Landscape Special Interest Group April 2018 PM

Landmark_Apr_18_pm

In this session, we covered a strategy for using Vectorworks on the go, showed how to place a building at the right elevation on a site model, reviewed how to use site modifiers and went over steps for taking care of site modifier errors.

Topics Covered:

  • 00:17    We began the session by discussing strategies for using Vectorworks on the go. I keep all of my favorite hatches, fonts, symbols, line types, title blocks, plants, worksheets and other Vectorworks resources in one, massive library file. The challenge is coordinating this file between my home setup for Vectorworks and my travel machine. My solution for this is using Dropbox. I store my library file in Dropbox so that I can synchronize it between my two machines. My problem with using the Vectorworks workgroup folders is that you have to physically create the library folders and set them up—those are actually unnecessary steps. There are very few things that I can’t store in my library file. It’s an easy process to drag and drop new resources from projects into my library file so that I can always have access to them. One advantage of using Dropbox is their Selective Sync feature—you don’t need to have all of your files “live” on your computer. You can tell Dropbox which files you want to sync on which computer. Dropbox can help give the “backup obsessed” peace of mind.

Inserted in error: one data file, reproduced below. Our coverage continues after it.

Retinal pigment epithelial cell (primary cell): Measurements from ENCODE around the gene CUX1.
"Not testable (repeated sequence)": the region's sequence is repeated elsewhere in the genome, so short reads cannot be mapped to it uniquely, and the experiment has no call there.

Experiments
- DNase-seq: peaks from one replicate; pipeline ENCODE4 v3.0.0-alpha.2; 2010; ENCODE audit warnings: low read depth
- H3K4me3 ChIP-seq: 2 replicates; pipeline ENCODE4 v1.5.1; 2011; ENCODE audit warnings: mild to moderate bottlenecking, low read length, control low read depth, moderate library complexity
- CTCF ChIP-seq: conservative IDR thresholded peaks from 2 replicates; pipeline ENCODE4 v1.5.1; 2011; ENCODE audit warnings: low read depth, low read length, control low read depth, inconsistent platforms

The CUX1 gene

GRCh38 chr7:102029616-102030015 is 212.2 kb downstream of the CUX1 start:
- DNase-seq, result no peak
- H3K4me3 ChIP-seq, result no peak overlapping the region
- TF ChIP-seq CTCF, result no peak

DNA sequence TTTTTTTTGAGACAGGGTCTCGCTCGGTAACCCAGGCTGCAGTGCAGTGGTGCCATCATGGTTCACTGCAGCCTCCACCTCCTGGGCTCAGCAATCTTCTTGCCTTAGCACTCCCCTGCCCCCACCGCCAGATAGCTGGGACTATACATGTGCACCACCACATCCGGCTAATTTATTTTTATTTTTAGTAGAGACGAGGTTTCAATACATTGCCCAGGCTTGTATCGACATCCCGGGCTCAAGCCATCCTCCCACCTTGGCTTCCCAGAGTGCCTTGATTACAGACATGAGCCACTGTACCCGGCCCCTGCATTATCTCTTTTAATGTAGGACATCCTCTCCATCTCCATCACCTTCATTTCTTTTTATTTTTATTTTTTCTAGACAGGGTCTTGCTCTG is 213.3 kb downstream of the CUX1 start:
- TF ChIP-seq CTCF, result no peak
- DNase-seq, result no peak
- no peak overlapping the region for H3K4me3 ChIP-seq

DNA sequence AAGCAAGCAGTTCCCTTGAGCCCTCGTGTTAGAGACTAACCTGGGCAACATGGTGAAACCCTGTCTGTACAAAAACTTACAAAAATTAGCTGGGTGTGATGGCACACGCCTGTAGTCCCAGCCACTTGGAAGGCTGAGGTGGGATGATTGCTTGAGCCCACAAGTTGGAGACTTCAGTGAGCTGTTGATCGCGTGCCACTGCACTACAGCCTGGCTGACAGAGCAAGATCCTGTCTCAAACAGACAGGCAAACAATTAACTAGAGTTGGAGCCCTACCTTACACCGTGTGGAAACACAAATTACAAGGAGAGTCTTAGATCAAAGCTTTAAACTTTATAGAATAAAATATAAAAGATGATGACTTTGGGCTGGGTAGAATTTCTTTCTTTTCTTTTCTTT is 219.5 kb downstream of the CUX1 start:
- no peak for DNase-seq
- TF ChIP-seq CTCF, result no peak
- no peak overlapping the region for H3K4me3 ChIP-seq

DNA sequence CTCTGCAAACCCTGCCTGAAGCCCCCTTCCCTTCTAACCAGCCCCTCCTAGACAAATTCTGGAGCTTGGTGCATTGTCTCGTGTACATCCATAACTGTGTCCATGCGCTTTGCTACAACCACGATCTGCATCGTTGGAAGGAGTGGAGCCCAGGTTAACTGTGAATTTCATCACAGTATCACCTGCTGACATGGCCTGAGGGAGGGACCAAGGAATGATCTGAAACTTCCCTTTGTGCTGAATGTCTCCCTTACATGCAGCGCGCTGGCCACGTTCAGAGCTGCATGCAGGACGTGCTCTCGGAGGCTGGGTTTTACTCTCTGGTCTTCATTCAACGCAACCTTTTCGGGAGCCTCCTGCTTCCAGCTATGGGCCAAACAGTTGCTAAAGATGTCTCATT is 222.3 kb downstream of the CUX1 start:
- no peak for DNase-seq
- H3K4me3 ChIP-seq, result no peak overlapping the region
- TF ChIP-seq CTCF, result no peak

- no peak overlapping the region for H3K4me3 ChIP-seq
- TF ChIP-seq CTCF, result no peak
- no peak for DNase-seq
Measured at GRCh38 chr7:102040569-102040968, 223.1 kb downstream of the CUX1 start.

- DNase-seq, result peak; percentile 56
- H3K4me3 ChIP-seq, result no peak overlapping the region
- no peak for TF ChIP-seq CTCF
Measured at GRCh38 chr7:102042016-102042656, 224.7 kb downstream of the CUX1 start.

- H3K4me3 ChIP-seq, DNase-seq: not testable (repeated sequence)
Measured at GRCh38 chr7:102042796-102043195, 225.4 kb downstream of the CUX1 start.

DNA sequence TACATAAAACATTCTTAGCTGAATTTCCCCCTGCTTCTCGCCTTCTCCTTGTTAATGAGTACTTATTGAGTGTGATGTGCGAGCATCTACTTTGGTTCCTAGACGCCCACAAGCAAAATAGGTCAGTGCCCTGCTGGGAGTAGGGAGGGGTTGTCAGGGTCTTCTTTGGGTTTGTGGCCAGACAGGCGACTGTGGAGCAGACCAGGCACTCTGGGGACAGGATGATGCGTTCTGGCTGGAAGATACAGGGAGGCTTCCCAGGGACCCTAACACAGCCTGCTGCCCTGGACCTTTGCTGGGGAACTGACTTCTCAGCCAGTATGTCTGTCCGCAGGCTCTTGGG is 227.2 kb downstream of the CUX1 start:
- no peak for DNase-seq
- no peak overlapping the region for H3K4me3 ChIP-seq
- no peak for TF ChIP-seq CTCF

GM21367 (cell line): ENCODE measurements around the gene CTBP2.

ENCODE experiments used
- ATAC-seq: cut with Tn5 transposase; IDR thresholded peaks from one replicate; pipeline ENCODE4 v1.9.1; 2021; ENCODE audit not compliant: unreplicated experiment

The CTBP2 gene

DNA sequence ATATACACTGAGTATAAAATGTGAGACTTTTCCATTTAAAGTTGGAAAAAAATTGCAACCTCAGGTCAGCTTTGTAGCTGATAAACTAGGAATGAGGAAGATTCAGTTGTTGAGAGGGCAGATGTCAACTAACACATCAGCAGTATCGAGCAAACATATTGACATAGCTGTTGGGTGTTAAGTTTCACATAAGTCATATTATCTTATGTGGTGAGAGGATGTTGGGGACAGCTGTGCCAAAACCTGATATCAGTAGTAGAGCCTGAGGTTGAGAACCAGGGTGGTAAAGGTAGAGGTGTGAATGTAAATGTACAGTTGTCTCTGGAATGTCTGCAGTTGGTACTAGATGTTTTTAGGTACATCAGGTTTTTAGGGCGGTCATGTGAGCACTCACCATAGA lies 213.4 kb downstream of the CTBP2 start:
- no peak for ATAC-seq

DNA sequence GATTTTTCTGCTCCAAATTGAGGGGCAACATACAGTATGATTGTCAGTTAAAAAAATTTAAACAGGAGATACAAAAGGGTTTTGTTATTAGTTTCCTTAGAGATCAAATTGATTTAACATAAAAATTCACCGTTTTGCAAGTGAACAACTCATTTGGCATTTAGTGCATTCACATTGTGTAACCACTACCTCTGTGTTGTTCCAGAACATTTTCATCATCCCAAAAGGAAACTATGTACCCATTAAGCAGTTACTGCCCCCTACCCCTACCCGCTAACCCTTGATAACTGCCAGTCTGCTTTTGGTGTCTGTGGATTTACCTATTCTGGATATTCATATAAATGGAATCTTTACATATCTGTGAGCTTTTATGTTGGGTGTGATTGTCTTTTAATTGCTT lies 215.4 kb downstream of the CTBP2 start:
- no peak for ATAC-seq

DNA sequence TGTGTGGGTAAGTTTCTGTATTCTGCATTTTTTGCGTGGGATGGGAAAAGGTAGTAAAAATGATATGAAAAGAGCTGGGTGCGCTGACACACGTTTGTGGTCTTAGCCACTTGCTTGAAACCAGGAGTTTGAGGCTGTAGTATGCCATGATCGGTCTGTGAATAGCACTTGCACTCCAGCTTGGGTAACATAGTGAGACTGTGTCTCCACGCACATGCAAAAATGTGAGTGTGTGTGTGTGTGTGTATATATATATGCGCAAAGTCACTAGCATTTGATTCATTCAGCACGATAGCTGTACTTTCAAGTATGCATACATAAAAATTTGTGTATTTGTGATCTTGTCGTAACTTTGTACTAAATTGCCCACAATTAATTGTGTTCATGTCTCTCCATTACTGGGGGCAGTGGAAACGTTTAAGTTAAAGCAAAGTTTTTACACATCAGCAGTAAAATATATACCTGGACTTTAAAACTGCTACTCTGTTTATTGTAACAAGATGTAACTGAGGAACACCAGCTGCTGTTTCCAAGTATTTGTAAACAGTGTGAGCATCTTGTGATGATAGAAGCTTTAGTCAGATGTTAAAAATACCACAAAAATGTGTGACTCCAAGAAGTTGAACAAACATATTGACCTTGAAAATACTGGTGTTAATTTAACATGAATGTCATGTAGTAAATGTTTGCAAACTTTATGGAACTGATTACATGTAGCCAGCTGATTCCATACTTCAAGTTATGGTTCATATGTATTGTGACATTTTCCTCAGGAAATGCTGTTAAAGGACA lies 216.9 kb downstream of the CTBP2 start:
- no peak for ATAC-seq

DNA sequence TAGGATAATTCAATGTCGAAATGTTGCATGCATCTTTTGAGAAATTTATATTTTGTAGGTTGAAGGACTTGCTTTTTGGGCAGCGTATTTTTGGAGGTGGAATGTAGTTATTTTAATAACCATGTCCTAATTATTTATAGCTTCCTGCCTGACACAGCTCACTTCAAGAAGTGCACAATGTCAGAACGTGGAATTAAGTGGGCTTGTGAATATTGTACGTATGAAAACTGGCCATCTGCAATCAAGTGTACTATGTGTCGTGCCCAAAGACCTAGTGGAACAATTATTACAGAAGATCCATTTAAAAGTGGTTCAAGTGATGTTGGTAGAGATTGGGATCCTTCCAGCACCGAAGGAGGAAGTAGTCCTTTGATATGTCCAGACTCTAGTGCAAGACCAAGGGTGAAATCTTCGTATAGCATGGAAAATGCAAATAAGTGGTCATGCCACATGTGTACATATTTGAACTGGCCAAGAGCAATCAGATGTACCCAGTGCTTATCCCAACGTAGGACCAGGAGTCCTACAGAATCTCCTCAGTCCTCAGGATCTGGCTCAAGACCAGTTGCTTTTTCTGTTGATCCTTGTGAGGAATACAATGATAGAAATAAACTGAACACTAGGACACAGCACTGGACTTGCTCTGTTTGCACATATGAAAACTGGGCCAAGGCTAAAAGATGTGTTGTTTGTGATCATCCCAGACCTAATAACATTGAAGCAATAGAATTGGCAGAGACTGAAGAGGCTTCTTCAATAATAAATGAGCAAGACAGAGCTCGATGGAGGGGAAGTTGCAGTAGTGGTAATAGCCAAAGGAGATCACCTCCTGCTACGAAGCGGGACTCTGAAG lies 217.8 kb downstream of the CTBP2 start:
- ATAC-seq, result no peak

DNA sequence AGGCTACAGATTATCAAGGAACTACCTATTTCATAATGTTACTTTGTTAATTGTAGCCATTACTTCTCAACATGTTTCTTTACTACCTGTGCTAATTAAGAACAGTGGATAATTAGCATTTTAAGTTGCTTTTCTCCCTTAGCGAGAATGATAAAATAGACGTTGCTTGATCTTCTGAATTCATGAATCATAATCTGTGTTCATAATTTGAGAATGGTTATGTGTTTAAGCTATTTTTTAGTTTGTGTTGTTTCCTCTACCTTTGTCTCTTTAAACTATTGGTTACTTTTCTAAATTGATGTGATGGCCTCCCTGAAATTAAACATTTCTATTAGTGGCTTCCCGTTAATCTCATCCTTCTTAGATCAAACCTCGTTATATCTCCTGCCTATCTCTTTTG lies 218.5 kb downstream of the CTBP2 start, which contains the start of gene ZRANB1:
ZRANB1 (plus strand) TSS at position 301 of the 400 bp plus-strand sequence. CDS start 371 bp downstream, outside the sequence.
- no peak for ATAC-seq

• 09:10    How do we make sure, when looking at our site model, that the building is at the right elevation? If you have a plan from an architect or a survey that gives the first floor elevation, then you can enter that elevation on the Design Layer for the first floor of your building and create your other Design Layers in relation to that layer. I like to set out a site according to true north. You can always rotate the Top/Plan view so that the building is square on the screen. I like to save the rotated building view as a Saved View so that I can always quickly zoom into it. Don’t forget that in you can add, subtract, multiply or divide in a dialog box and Vectorworks will do the math for you!